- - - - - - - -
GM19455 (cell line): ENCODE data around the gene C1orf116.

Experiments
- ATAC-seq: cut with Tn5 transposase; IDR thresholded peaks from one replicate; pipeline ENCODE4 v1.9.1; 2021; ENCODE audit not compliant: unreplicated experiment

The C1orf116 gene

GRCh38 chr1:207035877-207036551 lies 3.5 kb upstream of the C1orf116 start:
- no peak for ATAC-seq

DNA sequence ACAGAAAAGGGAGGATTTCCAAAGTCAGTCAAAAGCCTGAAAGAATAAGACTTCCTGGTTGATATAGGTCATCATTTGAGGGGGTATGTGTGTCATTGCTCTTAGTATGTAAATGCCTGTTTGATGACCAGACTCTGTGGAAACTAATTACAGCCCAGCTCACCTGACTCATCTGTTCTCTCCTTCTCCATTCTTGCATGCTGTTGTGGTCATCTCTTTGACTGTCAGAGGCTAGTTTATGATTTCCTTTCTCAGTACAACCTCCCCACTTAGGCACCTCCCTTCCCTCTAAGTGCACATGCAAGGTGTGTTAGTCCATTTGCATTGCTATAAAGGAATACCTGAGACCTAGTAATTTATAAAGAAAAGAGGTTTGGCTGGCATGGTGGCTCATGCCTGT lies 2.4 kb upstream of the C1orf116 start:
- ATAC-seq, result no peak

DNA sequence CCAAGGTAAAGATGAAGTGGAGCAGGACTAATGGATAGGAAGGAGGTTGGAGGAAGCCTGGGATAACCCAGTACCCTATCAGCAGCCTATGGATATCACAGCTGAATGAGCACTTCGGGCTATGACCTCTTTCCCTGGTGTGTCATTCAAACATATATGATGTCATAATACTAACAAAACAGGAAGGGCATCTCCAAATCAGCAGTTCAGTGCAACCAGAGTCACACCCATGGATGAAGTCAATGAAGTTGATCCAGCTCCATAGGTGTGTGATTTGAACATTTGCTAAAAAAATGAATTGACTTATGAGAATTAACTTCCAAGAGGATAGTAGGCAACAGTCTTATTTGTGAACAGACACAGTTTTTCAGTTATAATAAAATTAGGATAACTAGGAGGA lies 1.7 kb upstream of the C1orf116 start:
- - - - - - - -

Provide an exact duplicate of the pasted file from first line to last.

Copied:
GM19455 (cell line): ENCODE data around the gene C1orf116.

Experiments
- ATAC-seq: cut with Tn5 transposase; IDR thresholded peaks from one replicate; pipeline ENCODE4 v1.9.1; 2021; ENCODE audit not compliant: unreplicated experiment

The C1orf116 gene

GRCh38 chr1:207035877-207036551 lies 3.5 kb upstream of the C1orf116 start:
- no peak for ATAC-seq

DNA sequence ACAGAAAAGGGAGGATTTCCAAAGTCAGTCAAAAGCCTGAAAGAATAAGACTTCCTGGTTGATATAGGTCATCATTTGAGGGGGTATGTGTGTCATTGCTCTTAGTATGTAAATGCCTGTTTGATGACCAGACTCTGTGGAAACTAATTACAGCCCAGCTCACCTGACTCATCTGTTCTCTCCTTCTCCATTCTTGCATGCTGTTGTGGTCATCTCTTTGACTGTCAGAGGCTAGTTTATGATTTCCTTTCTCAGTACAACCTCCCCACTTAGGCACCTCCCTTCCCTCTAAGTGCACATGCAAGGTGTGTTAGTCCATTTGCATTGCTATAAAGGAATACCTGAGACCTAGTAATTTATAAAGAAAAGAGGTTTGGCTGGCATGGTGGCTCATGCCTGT lies 2.4 kb upstream of the C1orf116 start:
- ATAC-seq, result no peak

DNA sequence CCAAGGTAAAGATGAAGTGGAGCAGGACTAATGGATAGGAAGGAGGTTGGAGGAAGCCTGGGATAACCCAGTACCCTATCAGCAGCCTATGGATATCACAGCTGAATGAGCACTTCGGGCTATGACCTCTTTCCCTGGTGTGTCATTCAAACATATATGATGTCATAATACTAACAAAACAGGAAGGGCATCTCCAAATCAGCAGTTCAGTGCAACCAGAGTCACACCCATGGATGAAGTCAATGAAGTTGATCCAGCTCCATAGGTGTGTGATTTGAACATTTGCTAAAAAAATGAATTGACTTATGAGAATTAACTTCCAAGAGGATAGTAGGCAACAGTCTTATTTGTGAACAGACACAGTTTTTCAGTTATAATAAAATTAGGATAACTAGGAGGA lies 1.7 kb upstream of the C1orf116 start: